All pigments are bound in gum Arabic on W&N watercolour paper and read;

Left hand column from top to bottom:
Yellow Ochre, Sia Mine, Cyprus
Jarosite Yellow Ochre, Sia Mine, Cyprus
Burnt Umber, Margi, Cyprus

Middle column:
Red Ochre, Sia Mine, Cyprus

Right hand column from top to bottom:
Raw Umber, Margi, Cyprus
Terra Verte, Cyprus
Brown Ochre, Sia Mine, Cyprus

A Colour A Day: Week 22

Ruth Siddall23 August 2020

A Colour A Day Week 22. 17th-23rd August

Jo Volley writes…In JL Carr’s novel A Month in the Country the protagonist Tom Birkin returning from the First World War is redeployed as a wall painting conservator. He spends the summer uncovering a large medieval wall painting in a country church and along with it rediscovers a sense of faith in the future. As the painting’s image is revealed and through the unknown artist’s use and choice of colours, Tom begins to appreciate and understand the man.

‘I was working up the 3 brothers (see Luke 16), blissfully heedless of the judgement to come…The second magnate’s cloak was a splendid garment – red outside and green lining. A very good red, the best in fact, no expense spared, sinoper haematite that is, not to be confused with what some fatheads call sinoper which, as often as not, is red earth, the stuff they used to bring in by the shipload from Pontus Euxinus (and don’t ask me where that was). That’s the red which darkens almost as soon as you turn your back on it: it survives and that’s all that can be said for it. In fact, on damp walls, it’s all that does survive. Well, back to this chap’s cloak. It was resin-based and that doesn’t ooze out, by the gallon; they found a scallop-shell with caked deposit amongst the rubble in the Gifford Chantry at Boyton.’

‘Mr Birkin…Mr Birkin…is it an oil painting or a water colour or what is it for goodness sake?’ ’It’s all sorts of things, Mrs Keach. Item – blew bysse at 4s 4d. the pound, item – one sack of verdigris at 12d. a pound, item – red ochre, 3 pounds a penny, item – 3 pecks of wheat flour…. I suppose you could lump it all as tempera. And let’s not forget the wall itself – down in the sinful south, plastered with chalk bound with parish offerings of skimmed milk; up here, slaked limestone putty damped just enough to stiffen. That’s about what it is. …Spaynishe white,  Baghdad indigo, Cornish malachite…

But for me, the exciting thing was more than this. Here I was, face to face with a nameless painter reaching from the dark to show me what he could do, saying to me as clear as my words, ‘If any part of me survives from time’s corruption, let it be this. For this was the sort of man I was.’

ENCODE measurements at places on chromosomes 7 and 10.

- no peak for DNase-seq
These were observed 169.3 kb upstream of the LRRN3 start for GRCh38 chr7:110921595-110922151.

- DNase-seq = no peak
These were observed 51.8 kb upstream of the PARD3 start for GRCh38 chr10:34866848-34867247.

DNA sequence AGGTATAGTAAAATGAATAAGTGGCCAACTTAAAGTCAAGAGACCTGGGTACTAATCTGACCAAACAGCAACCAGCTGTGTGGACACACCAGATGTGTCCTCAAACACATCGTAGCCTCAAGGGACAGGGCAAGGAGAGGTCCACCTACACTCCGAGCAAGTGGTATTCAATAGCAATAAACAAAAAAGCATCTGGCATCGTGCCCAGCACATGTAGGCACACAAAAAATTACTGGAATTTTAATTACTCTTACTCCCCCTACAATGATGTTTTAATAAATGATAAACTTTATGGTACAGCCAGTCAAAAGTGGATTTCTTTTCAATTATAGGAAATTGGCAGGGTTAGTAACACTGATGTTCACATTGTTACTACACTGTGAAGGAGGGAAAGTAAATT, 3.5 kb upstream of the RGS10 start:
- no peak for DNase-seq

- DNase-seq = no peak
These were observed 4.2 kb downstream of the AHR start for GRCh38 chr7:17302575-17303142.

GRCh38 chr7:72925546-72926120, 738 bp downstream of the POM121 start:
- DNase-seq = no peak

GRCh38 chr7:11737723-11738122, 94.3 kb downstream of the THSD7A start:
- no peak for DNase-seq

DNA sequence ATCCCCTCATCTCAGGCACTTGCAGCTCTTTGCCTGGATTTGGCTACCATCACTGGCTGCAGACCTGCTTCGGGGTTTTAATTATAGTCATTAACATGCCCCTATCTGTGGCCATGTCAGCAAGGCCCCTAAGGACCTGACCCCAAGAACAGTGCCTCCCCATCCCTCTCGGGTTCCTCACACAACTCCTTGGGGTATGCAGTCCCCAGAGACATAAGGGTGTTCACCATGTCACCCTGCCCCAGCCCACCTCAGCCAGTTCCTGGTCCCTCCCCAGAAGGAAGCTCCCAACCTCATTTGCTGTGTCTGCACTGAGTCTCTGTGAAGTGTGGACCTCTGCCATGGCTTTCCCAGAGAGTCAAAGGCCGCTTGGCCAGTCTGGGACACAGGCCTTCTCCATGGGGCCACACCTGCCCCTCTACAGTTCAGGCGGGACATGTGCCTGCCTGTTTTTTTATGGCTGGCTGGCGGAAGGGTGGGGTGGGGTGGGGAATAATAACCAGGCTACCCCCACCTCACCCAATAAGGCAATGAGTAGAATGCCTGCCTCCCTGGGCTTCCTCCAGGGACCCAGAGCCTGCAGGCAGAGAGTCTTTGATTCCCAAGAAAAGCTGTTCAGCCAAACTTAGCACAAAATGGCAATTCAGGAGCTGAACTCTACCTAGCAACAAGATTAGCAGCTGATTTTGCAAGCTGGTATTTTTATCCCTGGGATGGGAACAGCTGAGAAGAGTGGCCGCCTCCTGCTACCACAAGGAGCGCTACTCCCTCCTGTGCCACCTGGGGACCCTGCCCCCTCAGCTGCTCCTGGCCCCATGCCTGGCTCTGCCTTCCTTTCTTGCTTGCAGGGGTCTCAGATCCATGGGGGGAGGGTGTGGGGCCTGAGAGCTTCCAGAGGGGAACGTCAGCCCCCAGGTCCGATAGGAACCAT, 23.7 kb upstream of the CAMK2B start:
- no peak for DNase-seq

Each pigment is bound in gum Arabic on W&N watercolour paper and reads from left to right:

Malachite
Verdigris
Chalk
Haematite
Red ochre
Chalk
Indigo
Blue bice

A Colour A Day: Week 21

Ruth Siddall16 August 2020

A Colour A Day Week 21. 10th-16th August

Jo Volley writes….

Extracts from Matisse on Art Jack D Flam 1973. On the occasion of an exhibition at the Gallery Maeght, December 1949 the title of which was Black is a Colour. Henri Matisse’s remarks were recorded by M. Maeght.

Before, when I didn’t know what to put down, I put down black. Black is a force: I depend on black to simplify the construction. Now I have given up all blacks*The use of black as a colour in the same way as the other colours – yellow, blue or red – is not a new thing. The Orientals made use of black as a colour, notably the Japanese in their prints. Closer to us, I recall a painting by Manet in which the velvet jacket of a young man with a straw hat is painted in a blunt and lucid black. In the portrait of Zacharie Astruc by Manet, a new velvet jacket is also expressed by a blunt luminous black. Doesn’t my painting of the Marocains use a grand black which is as luminous as the other colours in the painting? Like all evolution, that of black in painting has been made in jumps. But since the Impressionists it seems to have made continuous progress, taking a more and more important part in colour orchestration, comparable to that of the double-bass as a solo instrument. 

*Matisse does not mean he has given up the use of black, but that he no longer used it merely for linear construction as in his earlier works. Actually, at this time Matisse was making a use of black as a colour instead of an element of linear construction.

From left to right

  1. Jet – W&N Designers gouache
  2. Perylene – W&N Designers gouache
  3. Lamp – W&N Designers gouache
  4. Blue Black – W&N Calligraphy ink
  5. Mars – W&N Designers gouache
  6. Ivory – W&N Designers gouache
  7. Noir Intense – Lefranc Bourgeois Linel gouache